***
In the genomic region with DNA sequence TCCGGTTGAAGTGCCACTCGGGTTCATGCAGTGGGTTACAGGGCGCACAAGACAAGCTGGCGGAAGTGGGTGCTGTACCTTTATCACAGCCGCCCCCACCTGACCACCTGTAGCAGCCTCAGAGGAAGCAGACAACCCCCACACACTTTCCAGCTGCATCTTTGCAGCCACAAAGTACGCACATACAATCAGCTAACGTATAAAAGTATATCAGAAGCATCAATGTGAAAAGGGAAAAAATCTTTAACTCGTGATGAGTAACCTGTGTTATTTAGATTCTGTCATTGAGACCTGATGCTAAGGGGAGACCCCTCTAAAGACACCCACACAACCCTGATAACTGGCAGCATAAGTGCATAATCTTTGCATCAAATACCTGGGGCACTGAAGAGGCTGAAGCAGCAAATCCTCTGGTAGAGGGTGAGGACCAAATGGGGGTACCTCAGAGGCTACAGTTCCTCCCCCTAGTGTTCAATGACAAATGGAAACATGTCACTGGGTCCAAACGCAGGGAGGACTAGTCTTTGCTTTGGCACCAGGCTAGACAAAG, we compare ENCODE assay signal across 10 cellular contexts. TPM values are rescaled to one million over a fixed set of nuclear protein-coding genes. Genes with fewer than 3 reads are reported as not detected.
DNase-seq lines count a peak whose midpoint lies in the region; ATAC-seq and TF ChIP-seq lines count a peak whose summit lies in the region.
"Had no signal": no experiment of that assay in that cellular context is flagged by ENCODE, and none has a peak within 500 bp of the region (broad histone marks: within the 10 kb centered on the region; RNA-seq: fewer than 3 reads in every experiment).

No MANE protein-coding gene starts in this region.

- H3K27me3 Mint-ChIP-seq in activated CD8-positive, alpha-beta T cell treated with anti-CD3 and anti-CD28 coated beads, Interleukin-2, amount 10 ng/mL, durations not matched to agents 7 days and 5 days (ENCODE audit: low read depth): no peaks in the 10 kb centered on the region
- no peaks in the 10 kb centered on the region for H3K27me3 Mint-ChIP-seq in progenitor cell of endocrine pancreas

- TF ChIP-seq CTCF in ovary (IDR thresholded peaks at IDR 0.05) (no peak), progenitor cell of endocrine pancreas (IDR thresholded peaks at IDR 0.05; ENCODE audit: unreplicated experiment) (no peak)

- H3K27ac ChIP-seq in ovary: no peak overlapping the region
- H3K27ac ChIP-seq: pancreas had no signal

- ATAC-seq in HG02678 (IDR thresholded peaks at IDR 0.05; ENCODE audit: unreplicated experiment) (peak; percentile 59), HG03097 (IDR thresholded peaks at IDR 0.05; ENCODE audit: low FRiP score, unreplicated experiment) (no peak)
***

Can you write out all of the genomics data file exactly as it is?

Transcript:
In the genomic region with DNA sequence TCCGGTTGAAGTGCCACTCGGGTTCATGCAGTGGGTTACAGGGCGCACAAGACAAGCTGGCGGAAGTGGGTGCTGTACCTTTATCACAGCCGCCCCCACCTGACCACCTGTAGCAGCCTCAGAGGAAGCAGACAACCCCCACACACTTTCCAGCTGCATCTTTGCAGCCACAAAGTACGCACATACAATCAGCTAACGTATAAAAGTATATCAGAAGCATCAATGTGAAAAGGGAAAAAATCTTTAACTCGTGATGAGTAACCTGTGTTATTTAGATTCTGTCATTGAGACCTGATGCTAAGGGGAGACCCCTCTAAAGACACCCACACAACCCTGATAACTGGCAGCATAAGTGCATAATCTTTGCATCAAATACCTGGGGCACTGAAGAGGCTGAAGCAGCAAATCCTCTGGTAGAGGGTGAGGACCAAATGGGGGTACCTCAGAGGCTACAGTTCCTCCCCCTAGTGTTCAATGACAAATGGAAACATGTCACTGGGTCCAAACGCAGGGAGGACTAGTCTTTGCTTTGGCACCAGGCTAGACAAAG, we compare ENCODE assay signal across 10 cellular contexts. TPM values are rescaled to one million over a fixed set of nuclear protein-coding genes. Genes with fewer than 3 reads are reported as not detected.
DNase-seq lines count a peak whose midpoint lies in the region; ATAC-seq and TF ChIP-seq lines count a peak whose summit lies in the region.
"Had no signal": no experiment of that assay in that cellular context is flagged by ENCODE, and none has a peak within 500 bp of the region (broad histone marks: within the 10 kb centered on the region; RNA-seq: fewer than 3 reads in every experiment).

No MANE protein-coding gene starts in this region.

- H3K27me3 Mint-ChIP-seq in activated CD8-positive, alpha-beta T cell treated with anti-CD3 and anti-CD28 coated beads, Interleukin-2, amount 10 ng/mL, durations not matched to agents 7 days and 5 days (ENCODE audit: low read depth): no peaks in the 10 kb centered on the region
- no peaks in the 10 kb centered on the region for H3K27me3 Mint-ChIP-seq in progenitor cell of endocrine pancreas

- TF ChIP-seq CTCF in ovary (IDR thresholded peaks at IDR 0.05) (no peak), progenitor cell of endocrine pancreas (IDR thresholded peaks at IDR 0.05; ENCODE audit: unreplicated experiment) (no peak)

- H3K27ac ChIP-seq in ovary: no peak overlapping the region
- H3K27ac ChIP-seq: pancreas had no signal

- ATAC-seq in HG02678 (IDR thresholded peaks at IDR 0.05; ENCODE audit: unreplicated experiment) (peak; percentile 59), HG03097 (IDR thresholded peaks at IDR 0.05; ENCODE audit: low FRiP score, unreplicated experiment) (no peak)